Daily Photo: Cake Pops

July 19, 2011

Cake Pops!

I ate all the sugar yesterday. I attended a Cake Pop class at Le Dolci for a story for the National Post (it’ll be in the paper on Saturday). This was supposed to look like a mini cupcake, but it kind of looks like a two-toned marshmallow covered in stars instead. In any case, it was delicious.


I was working at CBC last week, and I parked my bike next to these creepy little guys every morning. These sculptures have always reminded me of one of the most terrifying movie scenes ever made, when the lost boys in Pinnochio are turned into donkeys. Maybe it’s intentional and it’s meant to keep children in line on their way to the baseball game (the CBC building is right across from the Skydome). Or maybe the artist has a thing about donkeys. In any case, I should be commended for bravery for facing this freaky nonsense every morning.

Outside of the cyclist-friendly Sam James Coffee House. If only every Toronto business displayed such a sign.

On this long-planned day of no plans whatsoever, I have been obsessively poring through the Photojojo archives despite (a) not being a particularly great photographer and (b) owning neither a DSLR or Photoshop. But none of that mattered when I came across this post about this artist who set a digital camera to its long exposure setting, set it up on a tripod, and aimed it at his laptop screen while flipping through a Facebook album.

So I messed around with that for a bit using a Facebook photo album of photos I took in Hay-on-Wye and ended up with this nifty image of the inside of Murder and Mayhem (the town’s crime/mystery bookstore) superimposed on the outside of Murder and Mayhem.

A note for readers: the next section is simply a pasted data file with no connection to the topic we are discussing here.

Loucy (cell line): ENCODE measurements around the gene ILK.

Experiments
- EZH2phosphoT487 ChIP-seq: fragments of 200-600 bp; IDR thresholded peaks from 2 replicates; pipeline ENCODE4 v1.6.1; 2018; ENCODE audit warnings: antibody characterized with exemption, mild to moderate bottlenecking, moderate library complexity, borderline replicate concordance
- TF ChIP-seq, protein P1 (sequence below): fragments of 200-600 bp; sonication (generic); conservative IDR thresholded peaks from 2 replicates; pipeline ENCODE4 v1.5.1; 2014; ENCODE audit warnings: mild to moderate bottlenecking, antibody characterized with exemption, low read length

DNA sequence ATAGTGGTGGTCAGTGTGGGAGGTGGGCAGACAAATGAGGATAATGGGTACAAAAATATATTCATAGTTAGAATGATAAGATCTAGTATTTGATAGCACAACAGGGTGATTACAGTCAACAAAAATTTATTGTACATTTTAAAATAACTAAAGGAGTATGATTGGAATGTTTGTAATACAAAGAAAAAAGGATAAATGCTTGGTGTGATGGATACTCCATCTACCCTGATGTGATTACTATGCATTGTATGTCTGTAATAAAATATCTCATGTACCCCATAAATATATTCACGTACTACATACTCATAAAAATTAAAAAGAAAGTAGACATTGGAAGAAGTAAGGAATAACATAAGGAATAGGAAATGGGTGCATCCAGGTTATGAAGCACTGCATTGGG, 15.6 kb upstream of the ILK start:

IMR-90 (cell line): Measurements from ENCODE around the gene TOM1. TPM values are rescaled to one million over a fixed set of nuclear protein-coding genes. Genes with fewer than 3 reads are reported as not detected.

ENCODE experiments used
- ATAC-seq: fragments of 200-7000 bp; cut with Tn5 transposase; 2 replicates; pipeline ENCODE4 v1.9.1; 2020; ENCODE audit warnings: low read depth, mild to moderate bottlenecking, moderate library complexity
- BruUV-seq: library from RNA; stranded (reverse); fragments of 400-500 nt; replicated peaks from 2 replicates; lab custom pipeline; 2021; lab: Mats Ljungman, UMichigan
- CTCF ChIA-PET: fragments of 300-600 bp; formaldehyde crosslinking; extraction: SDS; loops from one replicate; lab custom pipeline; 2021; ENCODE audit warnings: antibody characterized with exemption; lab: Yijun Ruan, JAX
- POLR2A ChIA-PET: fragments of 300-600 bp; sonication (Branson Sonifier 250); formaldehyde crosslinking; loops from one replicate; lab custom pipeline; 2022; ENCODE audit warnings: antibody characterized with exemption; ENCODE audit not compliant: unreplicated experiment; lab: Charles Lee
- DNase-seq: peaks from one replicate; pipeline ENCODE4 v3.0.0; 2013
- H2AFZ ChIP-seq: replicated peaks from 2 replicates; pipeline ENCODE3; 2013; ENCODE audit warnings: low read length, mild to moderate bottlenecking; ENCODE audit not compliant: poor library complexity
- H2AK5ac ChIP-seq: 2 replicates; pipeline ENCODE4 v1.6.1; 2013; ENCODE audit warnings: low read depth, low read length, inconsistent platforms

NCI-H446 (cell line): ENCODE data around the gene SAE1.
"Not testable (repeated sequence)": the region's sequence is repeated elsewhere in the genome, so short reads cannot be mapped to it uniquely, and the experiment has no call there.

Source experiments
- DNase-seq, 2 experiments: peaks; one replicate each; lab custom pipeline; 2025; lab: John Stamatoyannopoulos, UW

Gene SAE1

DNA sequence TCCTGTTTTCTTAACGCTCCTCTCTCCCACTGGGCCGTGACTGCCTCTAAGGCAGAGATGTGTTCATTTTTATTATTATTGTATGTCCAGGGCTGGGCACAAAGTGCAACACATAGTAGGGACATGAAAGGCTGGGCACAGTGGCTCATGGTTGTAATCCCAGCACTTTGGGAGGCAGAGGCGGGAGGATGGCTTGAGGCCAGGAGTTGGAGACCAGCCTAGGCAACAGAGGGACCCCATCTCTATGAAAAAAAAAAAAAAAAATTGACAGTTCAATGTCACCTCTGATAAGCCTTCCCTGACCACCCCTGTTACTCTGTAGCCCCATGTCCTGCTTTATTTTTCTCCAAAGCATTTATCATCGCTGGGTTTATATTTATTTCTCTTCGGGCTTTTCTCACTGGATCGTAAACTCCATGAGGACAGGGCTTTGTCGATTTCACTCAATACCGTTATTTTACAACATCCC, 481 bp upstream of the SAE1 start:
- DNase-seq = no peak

I also vacuumed and dusted the whole living room and made a serious dent in Country Driving by Peter Hessler today. Not bad for a Saturday whose only plans involved an afternoon trip to the pub.

Sargasso by Phillip Beesley

Luminato ended last weekend, so you can’t go see Brookfield Place transformed into the Snow Queen’s dancehall anymore. This building (which will always be the BCE Place to me) is my favourite in the whole city, and I love when it gets used for massive public art installations like this one.

In the quaint Chinese town of Dali, our cellphones were starting to run out of juice and we needed a reliable way to wake up in time to catch a bus to Lijiang the next morning. Fortunately, we were in China, where things like tiny alarm clocks are made. Unfortunately, neither of us speak a word of Mandarin, not even “thank you”, which seemed to be pronounced differently in every town we visited. But on one of the main shopping strips of Dali, a clever man was selling tiny clocks. Trying to minimize our fairly obvious ignorant touristdom, we timidly approached the shop, pointed to a clock, and said “alarm clock?” The clever clock salesman rolled his eyes at us, picked up a clock and said “di-di-dit! di-di-dit!” Our eyes lit up with recognition and delight at the obvious universal phrase for alarm clock. And now we treasure our little pink di-di-dit.

Click click click

January 7, 2010

In an attempt to improve my meager photography skills and also to justify renewing my Flickr Pro account, I’m attempting a photo-a-day challenge on Flickr.

January 4, 2010